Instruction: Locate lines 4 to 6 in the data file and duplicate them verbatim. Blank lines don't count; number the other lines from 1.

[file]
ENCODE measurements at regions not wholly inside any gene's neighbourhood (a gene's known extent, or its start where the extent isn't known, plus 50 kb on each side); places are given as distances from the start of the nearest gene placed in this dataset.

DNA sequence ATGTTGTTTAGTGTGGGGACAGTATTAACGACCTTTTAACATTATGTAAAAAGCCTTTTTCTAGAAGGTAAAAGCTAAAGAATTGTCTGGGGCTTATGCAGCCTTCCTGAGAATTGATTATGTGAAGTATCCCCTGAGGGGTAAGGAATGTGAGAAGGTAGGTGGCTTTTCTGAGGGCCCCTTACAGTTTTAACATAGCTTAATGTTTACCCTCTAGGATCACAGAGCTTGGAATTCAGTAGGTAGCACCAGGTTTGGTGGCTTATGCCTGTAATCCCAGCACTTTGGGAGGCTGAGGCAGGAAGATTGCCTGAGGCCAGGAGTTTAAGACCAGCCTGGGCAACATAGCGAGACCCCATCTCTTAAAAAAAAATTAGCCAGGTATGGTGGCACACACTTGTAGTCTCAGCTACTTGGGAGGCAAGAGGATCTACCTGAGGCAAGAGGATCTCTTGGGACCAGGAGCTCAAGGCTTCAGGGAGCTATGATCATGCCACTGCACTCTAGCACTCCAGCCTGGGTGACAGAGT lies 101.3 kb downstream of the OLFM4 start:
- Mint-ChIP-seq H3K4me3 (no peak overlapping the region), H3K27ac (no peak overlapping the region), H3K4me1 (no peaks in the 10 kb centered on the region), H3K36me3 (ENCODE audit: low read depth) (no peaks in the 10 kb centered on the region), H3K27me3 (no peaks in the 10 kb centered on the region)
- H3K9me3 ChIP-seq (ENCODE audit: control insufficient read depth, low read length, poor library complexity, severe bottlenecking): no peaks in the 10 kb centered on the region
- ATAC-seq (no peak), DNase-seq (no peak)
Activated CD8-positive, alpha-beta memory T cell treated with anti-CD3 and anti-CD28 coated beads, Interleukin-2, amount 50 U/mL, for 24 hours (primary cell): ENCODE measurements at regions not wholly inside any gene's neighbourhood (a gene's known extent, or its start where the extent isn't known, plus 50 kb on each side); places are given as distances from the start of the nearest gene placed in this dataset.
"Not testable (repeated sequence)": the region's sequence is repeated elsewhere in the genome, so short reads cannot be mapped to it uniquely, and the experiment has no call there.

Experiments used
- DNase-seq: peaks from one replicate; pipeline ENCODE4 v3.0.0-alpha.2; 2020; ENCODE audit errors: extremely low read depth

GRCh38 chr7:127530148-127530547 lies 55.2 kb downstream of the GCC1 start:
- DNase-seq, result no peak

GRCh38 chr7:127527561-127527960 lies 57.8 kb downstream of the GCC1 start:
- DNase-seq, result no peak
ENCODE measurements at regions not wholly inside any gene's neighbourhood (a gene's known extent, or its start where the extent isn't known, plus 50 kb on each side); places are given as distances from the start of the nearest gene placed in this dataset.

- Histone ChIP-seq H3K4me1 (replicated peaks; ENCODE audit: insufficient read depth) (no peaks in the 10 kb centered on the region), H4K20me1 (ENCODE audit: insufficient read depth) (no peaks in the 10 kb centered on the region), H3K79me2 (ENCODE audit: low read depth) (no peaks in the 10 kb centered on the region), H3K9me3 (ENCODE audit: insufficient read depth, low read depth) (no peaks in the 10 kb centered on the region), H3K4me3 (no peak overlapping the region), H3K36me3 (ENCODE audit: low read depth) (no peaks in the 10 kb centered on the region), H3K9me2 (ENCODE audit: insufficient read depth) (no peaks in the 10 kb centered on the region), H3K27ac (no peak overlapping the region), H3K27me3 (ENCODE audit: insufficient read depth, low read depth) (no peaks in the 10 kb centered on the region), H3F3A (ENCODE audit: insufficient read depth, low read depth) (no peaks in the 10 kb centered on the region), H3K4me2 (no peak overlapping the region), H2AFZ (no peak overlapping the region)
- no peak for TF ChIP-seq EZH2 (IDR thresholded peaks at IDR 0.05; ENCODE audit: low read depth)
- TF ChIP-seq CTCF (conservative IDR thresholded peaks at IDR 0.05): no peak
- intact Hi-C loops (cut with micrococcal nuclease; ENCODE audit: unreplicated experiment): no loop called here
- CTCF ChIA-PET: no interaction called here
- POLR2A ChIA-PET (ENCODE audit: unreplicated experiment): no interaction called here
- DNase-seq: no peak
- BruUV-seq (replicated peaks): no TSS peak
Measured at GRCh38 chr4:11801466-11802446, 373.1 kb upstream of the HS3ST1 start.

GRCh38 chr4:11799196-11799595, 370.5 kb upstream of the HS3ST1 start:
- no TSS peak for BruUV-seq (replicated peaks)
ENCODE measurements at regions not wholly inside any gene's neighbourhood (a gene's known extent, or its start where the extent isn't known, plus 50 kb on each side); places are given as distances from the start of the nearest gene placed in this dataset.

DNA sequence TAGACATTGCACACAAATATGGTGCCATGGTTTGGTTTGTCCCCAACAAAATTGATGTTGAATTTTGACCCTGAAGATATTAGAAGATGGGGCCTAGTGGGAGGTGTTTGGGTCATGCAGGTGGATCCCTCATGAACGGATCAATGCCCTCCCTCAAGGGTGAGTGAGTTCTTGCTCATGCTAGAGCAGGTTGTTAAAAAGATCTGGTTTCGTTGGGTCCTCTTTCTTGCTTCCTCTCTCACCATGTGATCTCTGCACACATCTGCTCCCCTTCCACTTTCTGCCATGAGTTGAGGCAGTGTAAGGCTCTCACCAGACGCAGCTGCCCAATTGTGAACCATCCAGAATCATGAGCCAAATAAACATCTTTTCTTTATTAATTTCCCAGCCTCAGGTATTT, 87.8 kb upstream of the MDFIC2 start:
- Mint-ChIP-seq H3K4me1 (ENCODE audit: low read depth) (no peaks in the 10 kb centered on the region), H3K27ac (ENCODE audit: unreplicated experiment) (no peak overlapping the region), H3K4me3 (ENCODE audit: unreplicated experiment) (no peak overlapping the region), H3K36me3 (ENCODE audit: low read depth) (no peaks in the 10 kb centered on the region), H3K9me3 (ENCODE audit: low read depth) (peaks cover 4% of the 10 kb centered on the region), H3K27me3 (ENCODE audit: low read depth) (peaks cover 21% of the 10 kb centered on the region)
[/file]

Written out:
- H3K9me3 ChIP-seq (ENCODE audit: control insufficient read depth, low read length, poor library complexity, severe bottlenecking): no peaks in the 10 kb centered on the region
- ATAC-seq (no peak), DNase-seq (no peak)
Activated CD8-positive, alpha-beta memory T cell treated with anti-CD3 and anti-CD28 coated beads, Interleukin-2, amount 50 U/mL, for 24 hours (primary cell): ENCODE measurements at regions not wholly inside any gene's neighbourhood (a gene's known extent, or its start where the extent isn't known, plus 50 kb on each side); places are given as distances from the start of the nearest gene placed in this dataset.